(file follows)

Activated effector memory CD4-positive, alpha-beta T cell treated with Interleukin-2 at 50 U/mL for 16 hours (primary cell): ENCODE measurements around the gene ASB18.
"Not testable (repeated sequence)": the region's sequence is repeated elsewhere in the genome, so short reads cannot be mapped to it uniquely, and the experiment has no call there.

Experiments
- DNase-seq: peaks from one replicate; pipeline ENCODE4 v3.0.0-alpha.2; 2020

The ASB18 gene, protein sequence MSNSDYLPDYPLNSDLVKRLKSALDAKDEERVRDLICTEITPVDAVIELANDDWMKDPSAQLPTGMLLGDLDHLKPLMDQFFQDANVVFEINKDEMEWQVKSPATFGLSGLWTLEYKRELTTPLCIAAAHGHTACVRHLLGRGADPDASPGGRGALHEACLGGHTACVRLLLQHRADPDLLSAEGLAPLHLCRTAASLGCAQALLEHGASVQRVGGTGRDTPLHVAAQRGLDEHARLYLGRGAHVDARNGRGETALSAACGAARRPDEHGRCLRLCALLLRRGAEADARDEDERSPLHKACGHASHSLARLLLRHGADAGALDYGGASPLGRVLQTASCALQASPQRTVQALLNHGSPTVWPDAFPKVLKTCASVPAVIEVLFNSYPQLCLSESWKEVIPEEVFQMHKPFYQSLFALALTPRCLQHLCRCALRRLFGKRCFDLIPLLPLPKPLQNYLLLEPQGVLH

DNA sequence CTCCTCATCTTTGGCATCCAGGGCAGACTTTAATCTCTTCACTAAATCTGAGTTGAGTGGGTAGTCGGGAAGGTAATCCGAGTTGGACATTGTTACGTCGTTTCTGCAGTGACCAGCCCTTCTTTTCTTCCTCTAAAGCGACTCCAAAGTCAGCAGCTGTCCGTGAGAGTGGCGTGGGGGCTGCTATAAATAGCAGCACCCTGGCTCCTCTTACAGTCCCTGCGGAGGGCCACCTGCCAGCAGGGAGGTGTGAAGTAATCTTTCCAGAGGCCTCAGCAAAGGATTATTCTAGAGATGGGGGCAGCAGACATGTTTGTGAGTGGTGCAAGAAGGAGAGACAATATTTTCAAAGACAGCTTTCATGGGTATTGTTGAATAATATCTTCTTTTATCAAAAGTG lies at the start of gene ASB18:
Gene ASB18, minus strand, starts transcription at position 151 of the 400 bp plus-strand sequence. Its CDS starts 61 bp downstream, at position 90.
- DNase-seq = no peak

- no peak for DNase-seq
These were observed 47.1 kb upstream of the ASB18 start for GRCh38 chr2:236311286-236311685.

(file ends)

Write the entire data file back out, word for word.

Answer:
Activated effector memory CD4-positive, alpha-beta T cell treated with Interleukin-2 at 50 U/mL for 16 hours (primary cell): ENCODE measurements around the gene ASB18.
"Not testable (repeated sequence)": the region's sequence is repeated elsewhere in the genome, so short reads cannot be mapped to it uniquely, and the experiment has no call there.

Experiments
- DNase-seq: peaks from one replicate; pipeline ENCODE4 v3.0.0-alpha.2; 2020

The ASB18 gene, protein sequence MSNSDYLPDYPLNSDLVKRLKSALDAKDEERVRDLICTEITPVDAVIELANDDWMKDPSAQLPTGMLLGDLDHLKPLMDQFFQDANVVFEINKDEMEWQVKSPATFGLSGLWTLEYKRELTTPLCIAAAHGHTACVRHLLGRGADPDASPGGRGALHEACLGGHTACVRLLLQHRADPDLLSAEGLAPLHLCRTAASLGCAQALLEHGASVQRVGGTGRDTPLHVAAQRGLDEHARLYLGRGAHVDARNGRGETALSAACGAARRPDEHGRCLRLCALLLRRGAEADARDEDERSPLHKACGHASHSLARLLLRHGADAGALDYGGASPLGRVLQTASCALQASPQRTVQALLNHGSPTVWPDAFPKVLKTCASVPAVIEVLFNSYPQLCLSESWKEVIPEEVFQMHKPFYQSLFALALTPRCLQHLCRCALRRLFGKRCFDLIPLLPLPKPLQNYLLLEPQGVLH

DNA sequence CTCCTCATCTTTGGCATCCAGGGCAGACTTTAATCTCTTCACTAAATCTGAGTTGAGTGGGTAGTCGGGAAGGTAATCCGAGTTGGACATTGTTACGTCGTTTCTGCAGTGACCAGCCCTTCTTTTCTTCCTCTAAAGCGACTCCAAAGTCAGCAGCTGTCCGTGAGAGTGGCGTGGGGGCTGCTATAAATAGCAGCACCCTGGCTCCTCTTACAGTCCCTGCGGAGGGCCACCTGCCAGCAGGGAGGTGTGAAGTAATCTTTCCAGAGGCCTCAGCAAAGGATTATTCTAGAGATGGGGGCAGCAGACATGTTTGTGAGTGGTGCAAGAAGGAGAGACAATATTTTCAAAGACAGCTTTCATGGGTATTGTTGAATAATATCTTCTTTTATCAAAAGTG lies at the start of gene ASB18:
Gene ASB18, minus strand, starts transcription at position 151 of the 400 bp plus-strand sequence. Its CDS starts 61 bp downstream, at position 90.
- DNase-seq = no peak

- no peak for DNase-seq
These were observed 47.1 kb upstream of the ASB18 start for GRCh38 chr2:236311286-236311685.